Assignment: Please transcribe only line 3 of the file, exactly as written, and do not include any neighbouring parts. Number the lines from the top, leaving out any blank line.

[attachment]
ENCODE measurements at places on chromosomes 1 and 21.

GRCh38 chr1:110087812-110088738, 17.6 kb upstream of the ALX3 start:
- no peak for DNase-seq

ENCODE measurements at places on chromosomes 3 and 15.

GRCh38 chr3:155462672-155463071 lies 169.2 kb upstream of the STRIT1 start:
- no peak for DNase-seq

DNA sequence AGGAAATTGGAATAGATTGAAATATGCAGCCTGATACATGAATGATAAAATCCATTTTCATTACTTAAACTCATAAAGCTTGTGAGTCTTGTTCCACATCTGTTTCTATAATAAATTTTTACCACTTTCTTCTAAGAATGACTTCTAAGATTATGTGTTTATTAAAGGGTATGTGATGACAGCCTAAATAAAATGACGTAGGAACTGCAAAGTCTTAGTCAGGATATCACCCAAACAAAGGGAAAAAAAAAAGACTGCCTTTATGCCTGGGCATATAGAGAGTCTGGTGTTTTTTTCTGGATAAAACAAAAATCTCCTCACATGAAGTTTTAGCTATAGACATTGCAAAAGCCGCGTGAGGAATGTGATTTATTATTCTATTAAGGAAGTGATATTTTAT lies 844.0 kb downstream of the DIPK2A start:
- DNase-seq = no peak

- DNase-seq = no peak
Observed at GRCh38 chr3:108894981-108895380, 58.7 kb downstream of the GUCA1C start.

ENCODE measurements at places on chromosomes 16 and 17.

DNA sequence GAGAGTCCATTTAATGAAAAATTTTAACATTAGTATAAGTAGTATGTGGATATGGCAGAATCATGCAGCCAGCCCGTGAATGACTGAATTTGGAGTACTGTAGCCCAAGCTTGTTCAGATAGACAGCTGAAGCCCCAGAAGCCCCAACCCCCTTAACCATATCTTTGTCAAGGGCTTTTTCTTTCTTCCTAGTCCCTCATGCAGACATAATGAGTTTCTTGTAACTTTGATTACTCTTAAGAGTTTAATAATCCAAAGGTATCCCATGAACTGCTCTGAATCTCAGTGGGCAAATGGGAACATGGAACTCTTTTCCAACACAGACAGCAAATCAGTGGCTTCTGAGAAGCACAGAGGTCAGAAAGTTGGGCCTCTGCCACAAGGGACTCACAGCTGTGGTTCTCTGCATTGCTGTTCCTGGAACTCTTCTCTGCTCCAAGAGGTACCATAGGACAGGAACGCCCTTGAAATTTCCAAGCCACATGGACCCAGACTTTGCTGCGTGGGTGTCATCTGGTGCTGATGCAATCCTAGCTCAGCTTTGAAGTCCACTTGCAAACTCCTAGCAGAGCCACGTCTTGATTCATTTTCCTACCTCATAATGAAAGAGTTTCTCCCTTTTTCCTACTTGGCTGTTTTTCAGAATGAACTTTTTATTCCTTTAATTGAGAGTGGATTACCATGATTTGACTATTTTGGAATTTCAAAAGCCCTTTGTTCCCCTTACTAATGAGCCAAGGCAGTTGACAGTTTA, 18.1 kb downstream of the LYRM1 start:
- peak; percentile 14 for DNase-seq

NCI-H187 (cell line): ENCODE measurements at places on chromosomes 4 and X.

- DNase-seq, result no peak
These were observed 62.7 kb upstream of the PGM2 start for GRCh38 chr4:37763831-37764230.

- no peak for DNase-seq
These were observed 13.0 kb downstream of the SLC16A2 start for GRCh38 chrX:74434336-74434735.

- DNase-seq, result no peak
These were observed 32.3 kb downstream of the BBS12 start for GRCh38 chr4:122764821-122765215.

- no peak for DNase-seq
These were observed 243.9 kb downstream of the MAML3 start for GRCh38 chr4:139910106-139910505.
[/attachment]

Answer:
- no peak for DNase-seq